Man, that quote from a contemporary reviewer of The Female Man in mediareport's link above could be lifted literally word for word from any comments section on any feminist issue today:
The hatred, the destructiveness that comes out in the story makes me sick for humanity and I have to remember, I have to tell myself that it isn’t humanity speaking—it’s just one bigot. Now I’ve just come from the West Indies, where I spent three years being hated merely because my skin was white—and for no other reason. Now I pick up A, DV [Again, Dangerous Visions] and find that I am hated for another reason—because Joanna Russ hasn’t got a prick. (65)
Plus ca change, plus ca meme fucking chose.
posted by KathrynT at 10:35 AM on September 19, 2014 [3 favorites]

Good article generally, but I'm always bemused by people who put forward Star Trek as a good example of X in Sci Fi. I saw TOS reruns as a child, and even then found it much too dumb to take seriously, long on tropes and short on ideas, especially compared to written SF, even stuff I'm now slightly ashamed of like Asimov and Heinlein.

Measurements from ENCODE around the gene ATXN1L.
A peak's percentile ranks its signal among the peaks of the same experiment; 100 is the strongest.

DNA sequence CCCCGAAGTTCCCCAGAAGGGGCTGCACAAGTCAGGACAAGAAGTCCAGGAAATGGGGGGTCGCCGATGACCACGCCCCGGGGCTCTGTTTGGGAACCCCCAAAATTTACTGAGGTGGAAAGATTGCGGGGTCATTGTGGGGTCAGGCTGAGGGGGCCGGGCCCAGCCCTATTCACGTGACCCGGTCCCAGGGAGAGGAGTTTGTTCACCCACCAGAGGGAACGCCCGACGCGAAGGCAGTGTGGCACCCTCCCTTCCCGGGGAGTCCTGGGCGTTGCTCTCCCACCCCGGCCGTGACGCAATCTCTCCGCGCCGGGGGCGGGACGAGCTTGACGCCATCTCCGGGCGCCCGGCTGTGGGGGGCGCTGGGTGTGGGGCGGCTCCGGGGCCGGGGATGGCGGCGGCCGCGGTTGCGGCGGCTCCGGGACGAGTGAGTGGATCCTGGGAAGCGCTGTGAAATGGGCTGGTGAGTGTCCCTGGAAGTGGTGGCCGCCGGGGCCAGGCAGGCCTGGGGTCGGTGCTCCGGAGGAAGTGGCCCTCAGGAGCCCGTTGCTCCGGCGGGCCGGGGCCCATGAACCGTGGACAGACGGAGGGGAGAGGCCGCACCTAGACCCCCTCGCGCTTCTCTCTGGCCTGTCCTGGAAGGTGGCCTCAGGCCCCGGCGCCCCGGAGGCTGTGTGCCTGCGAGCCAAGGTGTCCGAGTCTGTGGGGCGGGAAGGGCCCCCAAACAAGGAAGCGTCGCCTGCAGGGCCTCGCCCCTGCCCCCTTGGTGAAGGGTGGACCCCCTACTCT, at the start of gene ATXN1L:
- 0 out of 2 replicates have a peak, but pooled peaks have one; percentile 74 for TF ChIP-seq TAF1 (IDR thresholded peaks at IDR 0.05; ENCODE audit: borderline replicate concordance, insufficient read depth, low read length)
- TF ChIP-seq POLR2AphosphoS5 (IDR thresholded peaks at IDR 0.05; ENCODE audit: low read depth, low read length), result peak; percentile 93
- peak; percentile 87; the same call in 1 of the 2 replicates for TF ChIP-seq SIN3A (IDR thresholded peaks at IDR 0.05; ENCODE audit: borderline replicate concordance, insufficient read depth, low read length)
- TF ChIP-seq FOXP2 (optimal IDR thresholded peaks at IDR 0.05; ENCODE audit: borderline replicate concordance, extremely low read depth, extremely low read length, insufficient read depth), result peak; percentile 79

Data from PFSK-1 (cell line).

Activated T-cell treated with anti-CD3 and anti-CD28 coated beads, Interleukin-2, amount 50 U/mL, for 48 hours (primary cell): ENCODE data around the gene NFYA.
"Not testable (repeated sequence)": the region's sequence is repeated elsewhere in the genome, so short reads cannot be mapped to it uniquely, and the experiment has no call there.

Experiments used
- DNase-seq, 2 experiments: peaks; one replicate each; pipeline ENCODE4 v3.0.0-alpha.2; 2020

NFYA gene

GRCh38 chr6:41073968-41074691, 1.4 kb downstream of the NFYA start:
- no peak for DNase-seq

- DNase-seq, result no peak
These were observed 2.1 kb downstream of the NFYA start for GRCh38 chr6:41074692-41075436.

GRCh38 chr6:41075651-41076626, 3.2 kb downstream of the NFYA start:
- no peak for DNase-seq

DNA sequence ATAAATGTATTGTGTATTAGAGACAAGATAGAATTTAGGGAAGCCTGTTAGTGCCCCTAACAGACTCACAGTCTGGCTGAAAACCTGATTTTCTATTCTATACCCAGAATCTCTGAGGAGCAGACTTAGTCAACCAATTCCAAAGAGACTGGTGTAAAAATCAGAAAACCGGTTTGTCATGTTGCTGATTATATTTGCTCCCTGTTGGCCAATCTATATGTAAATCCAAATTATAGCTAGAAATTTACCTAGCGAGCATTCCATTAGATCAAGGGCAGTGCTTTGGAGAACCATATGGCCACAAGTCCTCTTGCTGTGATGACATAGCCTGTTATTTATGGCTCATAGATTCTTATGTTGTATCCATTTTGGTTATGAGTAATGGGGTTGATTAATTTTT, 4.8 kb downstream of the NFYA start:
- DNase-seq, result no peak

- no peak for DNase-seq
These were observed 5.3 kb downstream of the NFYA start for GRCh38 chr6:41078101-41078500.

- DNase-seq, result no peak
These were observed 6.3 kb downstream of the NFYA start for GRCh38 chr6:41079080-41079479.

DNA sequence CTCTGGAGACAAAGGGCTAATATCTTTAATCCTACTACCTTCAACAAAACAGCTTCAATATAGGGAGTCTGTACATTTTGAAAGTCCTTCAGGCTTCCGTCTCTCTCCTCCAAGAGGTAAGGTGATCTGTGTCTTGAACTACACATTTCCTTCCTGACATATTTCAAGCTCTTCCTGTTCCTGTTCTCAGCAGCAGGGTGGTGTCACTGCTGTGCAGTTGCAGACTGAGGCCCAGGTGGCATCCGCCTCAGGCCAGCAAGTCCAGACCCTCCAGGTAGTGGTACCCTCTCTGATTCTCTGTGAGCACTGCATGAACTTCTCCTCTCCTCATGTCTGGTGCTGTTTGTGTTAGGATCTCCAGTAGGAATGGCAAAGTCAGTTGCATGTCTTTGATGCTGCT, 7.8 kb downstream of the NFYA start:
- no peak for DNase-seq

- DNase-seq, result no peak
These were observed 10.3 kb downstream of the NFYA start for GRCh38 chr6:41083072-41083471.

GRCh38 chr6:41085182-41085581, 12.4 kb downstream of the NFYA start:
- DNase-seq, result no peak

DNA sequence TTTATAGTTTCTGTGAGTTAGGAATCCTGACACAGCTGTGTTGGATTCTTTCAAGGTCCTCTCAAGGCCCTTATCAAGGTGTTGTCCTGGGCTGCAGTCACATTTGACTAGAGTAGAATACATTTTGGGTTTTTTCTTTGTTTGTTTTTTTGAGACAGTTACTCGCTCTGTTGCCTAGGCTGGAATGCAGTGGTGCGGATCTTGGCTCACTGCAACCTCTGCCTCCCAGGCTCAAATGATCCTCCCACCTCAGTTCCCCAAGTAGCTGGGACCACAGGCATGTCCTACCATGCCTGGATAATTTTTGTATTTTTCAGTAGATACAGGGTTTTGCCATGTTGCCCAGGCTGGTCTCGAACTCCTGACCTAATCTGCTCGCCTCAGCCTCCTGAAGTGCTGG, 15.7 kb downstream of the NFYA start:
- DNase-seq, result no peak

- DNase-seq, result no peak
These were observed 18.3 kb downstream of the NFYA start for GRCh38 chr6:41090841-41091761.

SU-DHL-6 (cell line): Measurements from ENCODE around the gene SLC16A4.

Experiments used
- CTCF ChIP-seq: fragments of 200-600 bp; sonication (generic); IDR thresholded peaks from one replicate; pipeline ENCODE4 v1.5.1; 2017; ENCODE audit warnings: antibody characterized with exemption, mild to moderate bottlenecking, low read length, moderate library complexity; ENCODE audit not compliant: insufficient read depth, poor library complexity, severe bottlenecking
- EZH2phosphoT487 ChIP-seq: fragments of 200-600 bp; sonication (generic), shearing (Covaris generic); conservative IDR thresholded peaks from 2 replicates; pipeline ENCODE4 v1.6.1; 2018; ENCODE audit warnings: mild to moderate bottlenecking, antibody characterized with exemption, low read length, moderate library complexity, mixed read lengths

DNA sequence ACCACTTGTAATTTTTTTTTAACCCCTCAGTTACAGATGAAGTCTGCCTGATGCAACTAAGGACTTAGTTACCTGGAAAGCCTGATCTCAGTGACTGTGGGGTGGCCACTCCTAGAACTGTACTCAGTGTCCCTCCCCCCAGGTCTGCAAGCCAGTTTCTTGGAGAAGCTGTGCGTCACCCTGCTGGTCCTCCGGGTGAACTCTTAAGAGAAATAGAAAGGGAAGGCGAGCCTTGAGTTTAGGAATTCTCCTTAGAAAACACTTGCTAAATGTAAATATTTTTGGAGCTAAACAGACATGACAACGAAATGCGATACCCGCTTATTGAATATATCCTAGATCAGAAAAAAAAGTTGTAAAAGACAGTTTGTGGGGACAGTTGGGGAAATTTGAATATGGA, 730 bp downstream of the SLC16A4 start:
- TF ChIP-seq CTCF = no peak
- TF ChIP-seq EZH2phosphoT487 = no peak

I guess casting a black woman in a secondary role was a big deal in US TV back in the '60s, but I still can't picture any otherwise thoughtful SF fan, like TFA's author, taking Star Trek seriously nowadays.
posted by signal at 2:02 PM on September 19, 2014 [1 favorite]

I guess a black woman refusing to move seats on a bus was a big deal back in the 50s but I can't imagine any civil rights people getting excited about seats on the bus nowadays.
posted by biffa at 4:22 PM on September 19, 2014 [1 favorite]

As you're following MartinWeisse's rec for the secret feminist cabal, take a look at Julie Phillips' fascinating biography of ( Alice | Racoona Sheldon )/James Tiptree Jr's life.

Spanning the 20th century, Sheldon experienced colonialism, spying, Bohemianism, complicated sexual feelings as well as writing and finding publishers for some SF which shook many folks' world view. Page turner with pictures as well. Its exhausting title is James Tiptree Jr: the double life of Alice B Sheldon. Sheldon's story is full of contradiction and empty of received wisdom.
posted by Jesse the K at 8:02 PM on September 20, 2014